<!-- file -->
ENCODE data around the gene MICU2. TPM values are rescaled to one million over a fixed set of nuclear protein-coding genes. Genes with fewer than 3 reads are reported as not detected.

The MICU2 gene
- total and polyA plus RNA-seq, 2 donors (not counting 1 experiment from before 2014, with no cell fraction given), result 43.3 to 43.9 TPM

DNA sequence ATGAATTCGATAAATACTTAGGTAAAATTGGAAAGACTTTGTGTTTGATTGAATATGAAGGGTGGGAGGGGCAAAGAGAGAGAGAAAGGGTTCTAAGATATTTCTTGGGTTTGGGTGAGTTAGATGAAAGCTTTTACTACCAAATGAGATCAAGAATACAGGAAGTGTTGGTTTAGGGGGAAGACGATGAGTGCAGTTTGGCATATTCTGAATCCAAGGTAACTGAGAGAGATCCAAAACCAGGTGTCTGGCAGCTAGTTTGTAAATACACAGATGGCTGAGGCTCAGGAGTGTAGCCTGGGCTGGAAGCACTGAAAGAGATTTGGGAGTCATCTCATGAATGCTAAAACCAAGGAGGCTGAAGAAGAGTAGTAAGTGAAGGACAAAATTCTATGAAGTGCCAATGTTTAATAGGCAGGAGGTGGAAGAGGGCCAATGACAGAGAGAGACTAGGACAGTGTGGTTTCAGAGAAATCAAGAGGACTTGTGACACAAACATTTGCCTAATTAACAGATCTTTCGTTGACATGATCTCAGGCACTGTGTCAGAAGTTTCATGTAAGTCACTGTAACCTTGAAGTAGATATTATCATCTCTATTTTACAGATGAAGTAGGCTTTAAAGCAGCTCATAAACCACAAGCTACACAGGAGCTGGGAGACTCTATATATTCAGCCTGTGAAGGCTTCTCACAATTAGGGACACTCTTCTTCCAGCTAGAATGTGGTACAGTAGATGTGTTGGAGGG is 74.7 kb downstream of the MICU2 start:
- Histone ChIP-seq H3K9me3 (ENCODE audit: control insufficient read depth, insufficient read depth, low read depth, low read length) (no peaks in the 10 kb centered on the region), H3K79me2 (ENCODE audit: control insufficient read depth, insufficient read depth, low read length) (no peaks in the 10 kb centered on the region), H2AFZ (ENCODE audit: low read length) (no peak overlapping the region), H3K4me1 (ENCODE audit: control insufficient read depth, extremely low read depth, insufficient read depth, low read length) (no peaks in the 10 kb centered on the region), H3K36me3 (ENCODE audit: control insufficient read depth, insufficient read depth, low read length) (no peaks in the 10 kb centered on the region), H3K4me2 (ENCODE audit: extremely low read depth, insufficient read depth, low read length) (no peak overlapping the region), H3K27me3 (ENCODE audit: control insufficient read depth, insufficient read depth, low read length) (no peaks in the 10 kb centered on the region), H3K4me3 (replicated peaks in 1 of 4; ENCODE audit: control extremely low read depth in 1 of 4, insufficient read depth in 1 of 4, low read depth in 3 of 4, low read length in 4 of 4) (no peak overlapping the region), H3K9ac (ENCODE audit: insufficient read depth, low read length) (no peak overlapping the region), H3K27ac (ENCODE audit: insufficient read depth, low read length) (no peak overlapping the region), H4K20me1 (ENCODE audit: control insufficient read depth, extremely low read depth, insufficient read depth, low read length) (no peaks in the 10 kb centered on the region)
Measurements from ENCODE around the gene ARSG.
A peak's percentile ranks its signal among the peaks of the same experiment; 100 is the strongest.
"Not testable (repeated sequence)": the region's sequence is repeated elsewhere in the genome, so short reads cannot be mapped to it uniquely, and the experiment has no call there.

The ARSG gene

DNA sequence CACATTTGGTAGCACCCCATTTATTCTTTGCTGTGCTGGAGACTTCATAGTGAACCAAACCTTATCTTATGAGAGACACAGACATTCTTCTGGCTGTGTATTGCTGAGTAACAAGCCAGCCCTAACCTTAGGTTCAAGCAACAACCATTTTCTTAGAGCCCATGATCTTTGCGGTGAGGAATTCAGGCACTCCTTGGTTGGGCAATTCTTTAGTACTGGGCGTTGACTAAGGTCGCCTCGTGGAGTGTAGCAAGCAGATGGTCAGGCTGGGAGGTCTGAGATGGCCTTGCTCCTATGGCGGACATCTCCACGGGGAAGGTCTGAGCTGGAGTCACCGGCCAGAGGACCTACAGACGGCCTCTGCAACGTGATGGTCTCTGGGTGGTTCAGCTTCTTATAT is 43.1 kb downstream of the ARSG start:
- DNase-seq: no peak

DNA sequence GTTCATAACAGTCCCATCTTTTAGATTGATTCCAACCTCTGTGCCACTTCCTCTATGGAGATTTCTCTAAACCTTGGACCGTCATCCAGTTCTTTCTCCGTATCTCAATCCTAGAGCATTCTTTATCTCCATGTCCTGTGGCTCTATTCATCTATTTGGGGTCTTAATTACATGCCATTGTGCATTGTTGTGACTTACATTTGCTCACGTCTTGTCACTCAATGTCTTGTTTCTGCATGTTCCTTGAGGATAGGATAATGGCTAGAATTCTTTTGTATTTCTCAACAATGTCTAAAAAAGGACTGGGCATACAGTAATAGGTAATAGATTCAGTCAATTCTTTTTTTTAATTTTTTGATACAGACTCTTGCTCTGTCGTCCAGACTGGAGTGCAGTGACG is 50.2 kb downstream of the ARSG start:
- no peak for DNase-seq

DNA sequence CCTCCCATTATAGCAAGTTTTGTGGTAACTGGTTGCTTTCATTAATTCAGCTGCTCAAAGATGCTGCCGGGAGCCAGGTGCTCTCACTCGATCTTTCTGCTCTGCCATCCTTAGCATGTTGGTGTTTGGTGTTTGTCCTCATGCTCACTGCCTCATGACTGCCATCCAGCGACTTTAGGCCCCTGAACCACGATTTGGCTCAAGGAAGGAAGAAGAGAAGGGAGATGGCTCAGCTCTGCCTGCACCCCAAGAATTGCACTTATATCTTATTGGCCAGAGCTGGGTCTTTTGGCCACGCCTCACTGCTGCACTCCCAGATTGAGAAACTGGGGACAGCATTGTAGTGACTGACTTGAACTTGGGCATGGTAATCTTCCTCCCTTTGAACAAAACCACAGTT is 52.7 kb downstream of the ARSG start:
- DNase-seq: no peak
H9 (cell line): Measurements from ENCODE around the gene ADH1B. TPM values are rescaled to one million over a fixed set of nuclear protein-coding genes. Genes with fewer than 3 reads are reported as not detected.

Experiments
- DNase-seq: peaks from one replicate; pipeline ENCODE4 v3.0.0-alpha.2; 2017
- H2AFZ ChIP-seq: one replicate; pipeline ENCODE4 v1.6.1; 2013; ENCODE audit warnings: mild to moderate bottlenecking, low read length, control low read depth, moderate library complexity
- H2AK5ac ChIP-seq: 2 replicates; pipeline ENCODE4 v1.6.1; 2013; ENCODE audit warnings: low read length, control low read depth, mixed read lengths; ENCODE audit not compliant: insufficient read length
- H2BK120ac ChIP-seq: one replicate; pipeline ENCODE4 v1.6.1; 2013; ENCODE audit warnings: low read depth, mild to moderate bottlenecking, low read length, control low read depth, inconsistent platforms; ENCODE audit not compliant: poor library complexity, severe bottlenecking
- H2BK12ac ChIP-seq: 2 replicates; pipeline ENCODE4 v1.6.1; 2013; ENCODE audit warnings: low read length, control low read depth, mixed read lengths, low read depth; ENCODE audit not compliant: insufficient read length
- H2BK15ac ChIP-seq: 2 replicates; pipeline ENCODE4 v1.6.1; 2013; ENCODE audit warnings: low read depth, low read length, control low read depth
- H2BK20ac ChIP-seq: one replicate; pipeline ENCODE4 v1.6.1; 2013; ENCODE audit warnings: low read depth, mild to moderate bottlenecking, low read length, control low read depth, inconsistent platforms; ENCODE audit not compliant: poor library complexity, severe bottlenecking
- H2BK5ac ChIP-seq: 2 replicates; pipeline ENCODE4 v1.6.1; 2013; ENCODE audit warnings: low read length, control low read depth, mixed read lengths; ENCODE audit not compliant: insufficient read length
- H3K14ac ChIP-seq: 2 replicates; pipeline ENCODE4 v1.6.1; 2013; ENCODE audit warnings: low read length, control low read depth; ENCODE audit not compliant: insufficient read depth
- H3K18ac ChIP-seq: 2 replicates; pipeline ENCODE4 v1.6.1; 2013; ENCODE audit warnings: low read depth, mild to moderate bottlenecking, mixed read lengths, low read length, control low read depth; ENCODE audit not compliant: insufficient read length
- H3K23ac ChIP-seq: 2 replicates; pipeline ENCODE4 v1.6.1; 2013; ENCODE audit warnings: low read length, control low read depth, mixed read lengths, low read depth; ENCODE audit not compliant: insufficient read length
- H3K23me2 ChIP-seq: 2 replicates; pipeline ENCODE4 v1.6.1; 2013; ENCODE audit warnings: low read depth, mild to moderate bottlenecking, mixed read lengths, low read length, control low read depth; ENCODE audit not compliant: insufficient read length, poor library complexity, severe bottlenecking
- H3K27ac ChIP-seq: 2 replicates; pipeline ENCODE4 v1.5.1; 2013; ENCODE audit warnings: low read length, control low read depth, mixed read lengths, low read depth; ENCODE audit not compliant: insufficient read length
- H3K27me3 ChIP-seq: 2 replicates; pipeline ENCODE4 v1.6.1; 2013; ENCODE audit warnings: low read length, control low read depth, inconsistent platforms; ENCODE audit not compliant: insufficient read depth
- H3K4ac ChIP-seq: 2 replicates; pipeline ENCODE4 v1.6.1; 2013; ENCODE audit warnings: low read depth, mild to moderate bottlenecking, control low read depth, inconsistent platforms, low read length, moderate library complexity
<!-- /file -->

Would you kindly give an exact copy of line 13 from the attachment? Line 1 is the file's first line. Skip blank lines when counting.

- no peak for DNase-seq